This article was originally published on the BruteProtect blog. BruteProtect was a plugin designed to stop malicious IPs from accessing WordPress websites. The technology behind BruteProtect is now part of Jetpack’s security features, protecting millions of website from brute force attacks every day.
Want the TL;DR? Jump to the test results
To date, the majority of the feedback we’ve received about our acquisition by Automattic has been positive, but we’ve continued to hear from some of our users that they’re concerned about being forced to use Jetpack if they want to continue to receive the protection offered by BruteProtect. Most of these objections are due to the perceived “Bloat” of Jetpack, a plugin that has the capability to add over 30 discrete features to your WordPress site.
We’ve just passed the four-month mark as a part of the Jetpack team at Automattic, and I’d like to address the “Bloat.”
Is Jetpack Bloated?
The power of Jetpack is its ability to provide functionality which can’t (or shouldn’t) be included in core for one reason or another. The primary reason for many of the features is their need to be connected to outside servers in order to function well – tools like
- Photon (which provides a free content delivery network to your site using WordPress.com’s extensive global infrastructure),
- Related Posts (which uses Automattic’s large Elasticsearch cluster to calculate similarity between your posts),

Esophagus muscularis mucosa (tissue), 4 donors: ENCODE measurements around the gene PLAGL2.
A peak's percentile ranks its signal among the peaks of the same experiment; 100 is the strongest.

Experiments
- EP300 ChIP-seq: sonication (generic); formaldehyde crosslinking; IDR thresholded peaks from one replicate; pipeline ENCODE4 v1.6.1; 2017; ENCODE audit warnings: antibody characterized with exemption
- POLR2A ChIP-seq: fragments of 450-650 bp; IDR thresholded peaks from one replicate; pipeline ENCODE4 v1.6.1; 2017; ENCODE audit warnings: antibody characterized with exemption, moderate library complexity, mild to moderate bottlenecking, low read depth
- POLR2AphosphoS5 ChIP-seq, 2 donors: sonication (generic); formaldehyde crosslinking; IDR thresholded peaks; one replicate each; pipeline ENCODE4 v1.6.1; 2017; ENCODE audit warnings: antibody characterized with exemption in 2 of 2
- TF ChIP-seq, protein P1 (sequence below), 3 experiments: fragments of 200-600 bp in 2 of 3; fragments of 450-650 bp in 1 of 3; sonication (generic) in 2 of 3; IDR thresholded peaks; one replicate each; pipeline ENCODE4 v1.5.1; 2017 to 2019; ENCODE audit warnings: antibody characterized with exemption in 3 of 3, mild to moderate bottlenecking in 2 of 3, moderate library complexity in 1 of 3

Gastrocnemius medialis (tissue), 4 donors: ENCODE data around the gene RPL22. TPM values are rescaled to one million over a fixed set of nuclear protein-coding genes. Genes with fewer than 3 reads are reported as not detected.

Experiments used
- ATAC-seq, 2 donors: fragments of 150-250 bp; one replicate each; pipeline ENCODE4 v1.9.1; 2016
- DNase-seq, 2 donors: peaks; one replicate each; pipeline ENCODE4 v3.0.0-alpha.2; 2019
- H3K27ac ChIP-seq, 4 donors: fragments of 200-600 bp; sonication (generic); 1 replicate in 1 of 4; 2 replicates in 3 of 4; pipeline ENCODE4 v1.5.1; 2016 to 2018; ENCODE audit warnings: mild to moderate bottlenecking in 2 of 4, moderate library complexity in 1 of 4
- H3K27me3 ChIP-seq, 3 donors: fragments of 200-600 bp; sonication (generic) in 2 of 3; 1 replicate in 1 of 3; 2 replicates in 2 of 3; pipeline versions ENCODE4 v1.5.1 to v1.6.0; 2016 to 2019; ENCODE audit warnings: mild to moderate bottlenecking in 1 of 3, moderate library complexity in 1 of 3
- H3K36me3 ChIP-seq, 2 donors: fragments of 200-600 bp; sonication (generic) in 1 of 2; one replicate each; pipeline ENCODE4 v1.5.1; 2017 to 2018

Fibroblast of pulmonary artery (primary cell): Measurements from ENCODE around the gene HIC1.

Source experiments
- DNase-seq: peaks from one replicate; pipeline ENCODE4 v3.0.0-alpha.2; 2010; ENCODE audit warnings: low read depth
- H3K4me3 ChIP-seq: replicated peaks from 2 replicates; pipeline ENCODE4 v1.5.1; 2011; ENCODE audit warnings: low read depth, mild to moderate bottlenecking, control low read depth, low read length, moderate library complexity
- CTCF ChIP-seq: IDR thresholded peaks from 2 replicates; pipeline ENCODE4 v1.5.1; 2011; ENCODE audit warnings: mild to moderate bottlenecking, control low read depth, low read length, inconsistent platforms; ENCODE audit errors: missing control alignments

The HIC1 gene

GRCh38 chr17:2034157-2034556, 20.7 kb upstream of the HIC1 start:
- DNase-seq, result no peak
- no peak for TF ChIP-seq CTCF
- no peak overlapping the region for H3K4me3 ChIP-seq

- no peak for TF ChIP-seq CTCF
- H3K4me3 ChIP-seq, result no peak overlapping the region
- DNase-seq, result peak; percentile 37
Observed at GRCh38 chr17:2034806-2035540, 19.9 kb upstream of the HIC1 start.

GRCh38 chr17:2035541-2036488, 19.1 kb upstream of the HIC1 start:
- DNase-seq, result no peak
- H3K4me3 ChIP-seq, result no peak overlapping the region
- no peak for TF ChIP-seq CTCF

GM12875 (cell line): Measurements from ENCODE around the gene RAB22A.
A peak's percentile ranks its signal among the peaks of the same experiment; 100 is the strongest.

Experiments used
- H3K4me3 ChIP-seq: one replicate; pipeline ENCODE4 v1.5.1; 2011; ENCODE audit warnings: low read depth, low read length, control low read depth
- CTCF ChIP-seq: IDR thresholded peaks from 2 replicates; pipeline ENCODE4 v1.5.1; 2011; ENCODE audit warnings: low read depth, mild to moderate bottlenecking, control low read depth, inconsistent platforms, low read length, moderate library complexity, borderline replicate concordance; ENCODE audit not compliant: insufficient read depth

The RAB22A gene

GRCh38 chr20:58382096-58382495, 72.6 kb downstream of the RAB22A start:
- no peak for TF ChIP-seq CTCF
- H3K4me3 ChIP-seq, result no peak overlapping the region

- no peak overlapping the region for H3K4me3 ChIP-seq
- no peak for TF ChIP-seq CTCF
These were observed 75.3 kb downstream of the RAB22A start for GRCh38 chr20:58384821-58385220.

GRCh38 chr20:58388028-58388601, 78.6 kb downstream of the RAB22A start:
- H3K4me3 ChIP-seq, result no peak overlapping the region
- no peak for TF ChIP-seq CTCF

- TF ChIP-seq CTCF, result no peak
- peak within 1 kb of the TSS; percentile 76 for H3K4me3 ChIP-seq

- Monitor (which provides uptime monitoring from a number of servers around the world),
- Stats, Publicize, Subscriptions, Single Sign On, etc.
Most, if not all, of these are features are tools that make your site faster, more secure, keep visitors on your site longer, create a better user experience, help you build more traffic, and help you know more about the traffic that is currently coming to your site.
On top of those core heavy-duty features, Jetpack adds a number of smaller but still useful features – items like Custom CSS, Omnisearch, Beautiful Math, Markdown, Spelling and Grammar tools, Widget Visibility, integrated notifications, contact forms, and more. These are features that add no weight to your WordPress install if you choose not to utilize them.
This doesn’t even begin to touch on the new site management features. You can now manage plugins, posts, and pages on all of your WordPress sites from one interface, keeping your sites automatically up to date and secure.
It’s worthwhile to consider the fact that nearly all of Jetpack’s functionality shares a codebase with the same functionality on WordPress.com, so this code is under constant load and testing by tens of millions of users around the world and is being written by some of the best WordPress developers in the world including public contributors (everything we do is public on Github). Every line of code has eyes on it from multiple developers who are looking at it to be both well-performing and secure.